Chapter 3 - The Physical Setting

Chapter 3 Contents

 

3.4 Measuring the Depth of the Ocean

The depth of the ocean is usually measured two ways:

  1. Using acoustic echo-sounders on ships, or
  2. Using data from satellite altimeters.

Echo Sounders
Most maps of the ocean are based on measurements made by echo sounders. The instrument transmits a burst of 10–30 kHz sound and listens for the echo from the sea floor. The time interval between transmission of the pulse and reception of the echo, when multiplied by the velocity of sound, gives twice the depth of the ocean (figure 3.10).

Figure 3.10 Left: Echo sounders measure depth of the ocean by transmitting pulses of sound and observing the time required to receive the echo from the bottom. Right: The time is recorded by a spark burning a mark on a slowly moving roll of paper. From Dietrich, et al. (1980)

The first transatlantic echo soundings were made by the U. S. Navy Destroyer Stewart in 1922. This was quickly followed by the first systematic survey of an ocean basin, made by the German research and survey ship Meteor during its expedition to the South Atlantic from 1925 to 1927. Since then, oceanographic and naval ships have operated echo sounders almost continuously while at sea. Millions of miles of ship-track data recorded on paper have been digitized to produce data bases used to make maps. The tracks are not well distributed. Tracks tend to be far apart in the southern hemisphere, even near Australia (Figure 3.11) and closer together in well mapped areas such as the North Atlantic.

Echo sounders make the most accurate measurements of ocean depth. Their accuracy is ±1%.

Figure 3.11 Locations of echo-sounder data used for mapping the ocean near Australia. Note the large areas where depths have not been measured from ships. From Sandwell.

Satellite Altimetry
Gaps in our knowledge of ocean depths between ship tracks have now been filled by satellite-altimeter data. Altimeters profile the shape of the sea surface, and its shape is very similar to the shape of the sea-floor (Tapley and Kim, 2001; Cazenave and Royer, 2001; Sandwell and Smith, 2001). To see this, we must first consider how gravity influences sea level.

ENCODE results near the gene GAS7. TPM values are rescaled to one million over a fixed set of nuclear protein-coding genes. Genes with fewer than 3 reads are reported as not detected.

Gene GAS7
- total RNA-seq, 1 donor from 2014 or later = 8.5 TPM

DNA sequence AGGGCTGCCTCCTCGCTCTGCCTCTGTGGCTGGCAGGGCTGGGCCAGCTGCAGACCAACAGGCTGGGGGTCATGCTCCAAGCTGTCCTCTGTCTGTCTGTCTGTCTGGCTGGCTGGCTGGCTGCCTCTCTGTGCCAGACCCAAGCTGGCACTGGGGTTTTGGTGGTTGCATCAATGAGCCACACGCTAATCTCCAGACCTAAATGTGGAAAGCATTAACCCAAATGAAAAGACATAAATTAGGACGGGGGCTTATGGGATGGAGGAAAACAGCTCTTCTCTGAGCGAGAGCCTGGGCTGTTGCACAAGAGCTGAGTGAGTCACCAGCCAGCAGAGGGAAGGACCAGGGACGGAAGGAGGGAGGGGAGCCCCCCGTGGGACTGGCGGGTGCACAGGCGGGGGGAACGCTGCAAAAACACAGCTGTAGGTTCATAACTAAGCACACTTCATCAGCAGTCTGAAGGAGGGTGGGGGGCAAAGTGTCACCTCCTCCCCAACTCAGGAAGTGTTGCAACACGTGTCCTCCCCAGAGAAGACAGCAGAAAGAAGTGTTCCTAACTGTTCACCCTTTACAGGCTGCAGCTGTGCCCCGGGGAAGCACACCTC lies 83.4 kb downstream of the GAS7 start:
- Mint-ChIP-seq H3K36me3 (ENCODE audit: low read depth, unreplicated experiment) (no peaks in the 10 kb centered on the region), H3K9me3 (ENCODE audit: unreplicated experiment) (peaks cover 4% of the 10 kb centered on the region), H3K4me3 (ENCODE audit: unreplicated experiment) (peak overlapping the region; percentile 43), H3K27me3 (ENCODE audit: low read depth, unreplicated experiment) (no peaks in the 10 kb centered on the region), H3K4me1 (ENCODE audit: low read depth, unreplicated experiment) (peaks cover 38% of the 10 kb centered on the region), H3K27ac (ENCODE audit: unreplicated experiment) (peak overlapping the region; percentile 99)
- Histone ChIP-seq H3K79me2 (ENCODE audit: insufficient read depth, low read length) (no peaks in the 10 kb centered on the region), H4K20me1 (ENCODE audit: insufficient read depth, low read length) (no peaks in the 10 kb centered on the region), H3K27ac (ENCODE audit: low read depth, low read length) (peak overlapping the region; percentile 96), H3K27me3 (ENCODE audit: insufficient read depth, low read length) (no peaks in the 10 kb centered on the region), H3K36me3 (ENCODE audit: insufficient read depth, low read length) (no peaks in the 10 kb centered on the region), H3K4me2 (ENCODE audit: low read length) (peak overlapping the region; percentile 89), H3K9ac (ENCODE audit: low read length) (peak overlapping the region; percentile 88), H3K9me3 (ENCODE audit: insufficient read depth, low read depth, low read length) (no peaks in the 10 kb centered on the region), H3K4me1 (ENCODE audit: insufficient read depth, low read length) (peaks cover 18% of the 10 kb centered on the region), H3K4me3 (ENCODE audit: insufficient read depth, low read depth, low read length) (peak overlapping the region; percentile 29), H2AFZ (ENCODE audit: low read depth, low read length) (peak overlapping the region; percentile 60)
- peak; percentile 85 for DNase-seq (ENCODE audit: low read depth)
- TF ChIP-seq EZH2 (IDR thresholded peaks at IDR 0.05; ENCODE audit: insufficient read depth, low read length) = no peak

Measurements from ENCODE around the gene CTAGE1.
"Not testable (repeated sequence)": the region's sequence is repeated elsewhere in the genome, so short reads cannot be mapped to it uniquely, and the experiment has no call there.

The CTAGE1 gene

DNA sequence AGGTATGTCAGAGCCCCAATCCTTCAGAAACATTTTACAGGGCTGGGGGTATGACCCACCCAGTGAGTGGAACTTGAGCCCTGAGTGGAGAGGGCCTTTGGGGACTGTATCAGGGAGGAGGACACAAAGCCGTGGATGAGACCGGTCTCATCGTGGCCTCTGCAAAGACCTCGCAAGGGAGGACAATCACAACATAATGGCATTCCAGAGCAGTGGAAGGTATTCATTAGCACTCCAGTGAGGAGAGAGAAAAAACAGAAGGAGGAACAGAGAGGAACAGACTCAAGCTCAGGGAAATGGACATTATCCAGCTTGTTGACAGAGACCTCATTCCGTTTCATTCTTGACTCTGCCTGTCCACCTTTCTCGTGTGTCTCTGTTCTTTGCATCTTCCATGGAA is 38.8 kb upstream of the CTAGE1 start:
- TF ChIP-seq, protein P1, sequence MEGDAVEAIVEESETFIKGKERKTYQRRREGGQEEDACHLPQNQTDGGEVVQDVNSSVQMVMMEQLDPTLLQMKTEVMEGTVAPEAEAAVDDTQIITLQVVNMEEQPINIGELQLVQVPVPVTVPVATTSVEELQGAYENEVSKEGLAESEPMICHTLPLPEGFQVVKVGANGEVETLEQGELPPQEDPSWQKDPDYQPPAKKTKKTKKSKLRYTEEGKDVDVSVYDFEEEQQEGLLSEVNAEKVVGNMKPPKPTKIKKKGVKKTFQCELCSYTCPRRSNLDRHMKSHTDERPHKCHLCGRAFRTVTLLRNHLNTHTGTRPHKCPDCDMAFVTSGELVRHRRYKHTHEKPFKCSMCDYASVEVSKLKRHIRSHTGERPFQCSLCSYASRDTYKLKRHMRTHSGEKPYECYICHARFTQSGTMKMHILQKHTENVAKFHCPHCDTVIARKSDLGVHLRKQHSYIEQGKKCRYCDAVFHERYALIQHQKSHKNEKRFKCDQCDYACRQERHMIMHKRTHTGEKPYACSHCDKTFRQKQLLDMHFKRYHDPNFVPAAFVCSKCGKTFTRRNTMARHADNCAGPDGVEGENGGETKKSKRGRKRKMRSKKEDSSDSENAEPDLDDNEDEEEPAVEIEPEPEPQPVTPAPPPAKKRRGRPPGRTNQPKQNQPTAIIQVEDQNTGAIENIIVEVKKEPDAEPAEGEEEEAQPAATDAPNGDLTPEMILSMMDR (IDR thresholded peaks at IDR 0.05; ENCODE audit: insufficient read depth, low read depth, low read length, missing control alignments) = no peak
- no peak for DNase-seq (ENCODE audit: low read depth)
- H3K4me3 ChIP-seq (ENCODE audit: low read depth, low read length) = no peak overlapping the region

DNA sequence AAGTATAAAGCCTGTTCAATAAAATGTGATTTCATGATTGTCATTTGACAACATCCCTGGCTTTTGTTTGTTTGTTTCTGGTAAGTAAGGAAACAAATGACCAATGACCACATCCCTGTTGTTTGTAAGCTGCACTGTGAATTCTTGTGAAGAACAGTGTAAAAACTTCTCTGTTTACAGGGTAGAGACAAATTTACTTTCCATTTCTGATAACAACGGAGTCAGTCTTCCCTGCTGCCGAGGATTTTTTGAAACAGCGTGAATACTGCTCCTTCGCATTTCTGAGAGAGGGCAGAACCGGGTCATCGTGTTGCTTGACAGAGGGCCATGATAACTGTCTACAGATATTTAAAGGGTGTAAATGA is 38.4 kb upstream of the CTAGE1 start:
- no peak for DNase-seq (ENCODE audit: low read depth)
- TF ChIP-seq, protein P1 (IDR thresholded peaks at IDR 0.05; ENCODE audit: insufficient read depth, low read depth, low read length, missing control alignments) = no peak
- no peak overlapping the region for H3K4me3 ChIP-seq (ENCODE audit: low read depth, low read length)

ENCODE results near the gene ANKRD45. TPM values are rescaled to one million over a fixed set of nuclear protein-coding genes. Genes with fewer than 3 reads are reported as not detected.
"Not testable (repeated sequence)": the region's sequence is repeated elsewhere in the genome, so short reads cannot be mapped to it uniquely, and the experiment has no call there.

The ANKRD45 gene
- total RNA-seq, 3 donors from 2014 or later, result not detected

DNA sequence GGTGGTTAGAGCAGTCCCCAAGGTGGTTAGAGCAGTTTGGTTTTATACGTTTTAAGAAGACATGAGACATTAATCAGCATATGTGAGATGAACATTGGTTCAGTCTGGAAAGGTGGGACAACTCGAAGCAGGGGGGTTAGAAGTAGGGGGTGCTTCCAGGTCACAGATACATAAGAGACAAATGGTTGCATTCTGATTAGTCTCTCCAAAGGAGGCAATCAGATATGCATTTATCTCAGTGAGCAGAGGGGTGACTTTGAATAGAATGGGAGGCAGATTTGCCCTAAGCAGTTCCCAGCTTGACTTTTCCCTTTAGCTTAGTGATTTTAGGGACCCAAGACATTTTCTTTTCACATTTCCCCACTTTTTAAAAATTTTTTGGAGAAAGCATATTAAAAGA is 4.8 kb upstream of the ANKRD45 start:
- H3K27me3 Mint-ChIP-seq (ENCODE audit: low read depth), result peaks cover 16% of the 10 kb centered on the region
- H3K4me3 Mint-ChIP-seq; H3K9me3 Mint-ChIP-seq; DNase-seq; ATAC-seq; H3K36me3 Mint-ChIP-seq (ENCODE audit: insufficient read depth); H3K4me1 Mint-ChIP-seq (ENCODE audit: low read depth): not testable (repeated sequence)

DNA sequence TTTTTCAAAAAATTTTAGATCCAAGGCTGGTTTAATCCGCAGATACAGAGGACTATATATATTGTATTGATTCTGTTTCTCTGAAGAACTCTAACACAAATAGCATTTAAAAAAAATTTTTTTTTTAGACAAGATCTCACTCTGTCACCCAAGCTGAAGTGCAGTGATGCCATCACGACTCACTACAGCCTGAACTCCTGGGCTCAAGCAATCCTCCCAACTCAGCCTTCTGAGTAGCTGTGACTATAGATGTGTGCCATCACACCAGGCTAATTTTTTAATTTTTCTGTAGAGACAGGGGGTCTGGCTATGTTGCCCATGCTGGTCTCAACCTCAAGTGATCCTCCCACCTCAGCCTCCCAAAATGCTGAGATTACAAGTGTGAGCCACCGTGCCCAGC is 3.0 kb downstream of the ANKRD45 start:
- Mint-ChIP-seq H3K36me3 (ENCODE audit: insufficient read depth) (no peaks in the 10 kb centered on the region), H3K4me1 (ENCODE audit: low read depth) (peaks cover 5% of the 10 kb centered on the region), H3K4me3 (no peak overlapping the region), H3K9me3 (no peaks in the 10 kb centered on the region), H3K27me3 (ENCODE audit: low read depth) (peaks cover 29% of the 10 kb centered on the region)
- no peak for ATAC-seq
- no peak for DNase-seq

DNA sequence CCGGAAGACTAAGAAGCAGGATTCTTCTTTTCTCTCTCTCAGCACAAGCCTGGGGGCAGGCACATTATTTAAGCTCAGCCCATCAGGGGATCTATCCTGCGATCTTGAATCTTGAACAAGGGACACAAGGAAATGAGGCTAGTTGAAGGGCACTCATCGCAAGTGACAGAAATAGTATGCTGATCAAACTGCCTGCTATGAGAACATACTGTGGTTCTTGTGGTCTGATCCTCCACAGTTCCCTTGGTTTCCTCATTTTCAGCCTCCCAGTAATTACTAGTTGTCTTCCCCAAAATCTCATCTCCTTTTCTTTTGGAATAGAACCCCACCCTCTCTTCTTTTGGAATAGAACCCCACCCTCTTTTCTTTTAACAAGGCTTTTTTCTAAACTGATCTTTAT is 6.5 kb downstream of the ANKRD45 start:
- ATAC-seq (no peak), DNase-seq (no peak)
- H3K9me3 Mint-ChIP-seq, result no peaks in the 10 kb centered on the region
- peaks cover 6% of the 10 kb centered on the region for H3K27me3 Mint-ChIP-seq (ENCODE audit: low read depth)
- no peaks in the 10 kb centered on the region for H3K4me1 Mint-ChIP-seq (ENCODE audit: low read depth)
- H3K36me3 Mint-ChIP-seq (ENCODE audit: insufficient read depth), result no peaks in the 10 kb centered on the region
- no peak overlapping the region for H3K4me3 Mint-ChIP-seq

The Relationship Between Sea Level and the Ocean's Depth
Excess mass at the sea-floor, for example the mass of a seamount, increases local gravity because the mass of the seamount is larger than the mass of water it displaces. Rocks are more than three times denser than water. The excess mass increases local gravity, which attracts water toward the seamount. This changes the shape of the sea surface (Figure 3.12).

Let's make the concept more exact. To a very good approximation, the sea surface is a particular level surface called the geoid (see box). By definition a level surface is a surface of constant gravitational potential, and it is everywhere perpendicular to gravity. In particular, it must be perpendicular to the local vertical determined by a plumb line, which is "a line or cord having at one end a metal weight for determining vertical direction" (Oxford English Dictionary).

The Geoid

The level surface corresponding to the surface of an ocean at rest is a special surface, the geoid. To a first approximation, the geoid is an ellipsoid that corresponds to the surface of a rotating, homogeneous fluid in solid-body rotation, which means that the fluid has no internal flow. To a second approximation, the geoid differs from the ellipsoid because of local variations in gravity. The deviations are called geoid undulations. The maximum amplitude of the undulations is roughly ±60 m. To a third approximation, the geoid deviates from the sea surface because the ocean is not at rest. The deviation of sea level from the geoid is defined to be the topography. The definition is identical to the definition for land topography, for example the heights given on a topographic map.

The ocean's topography is caused by tides, heat content of the water, and ocean surface currents. We will return to their influence in chapters 10 and 17. The maximum amplitude of the topography is roughly ±1 m, so it is small compared to the geoid undulations.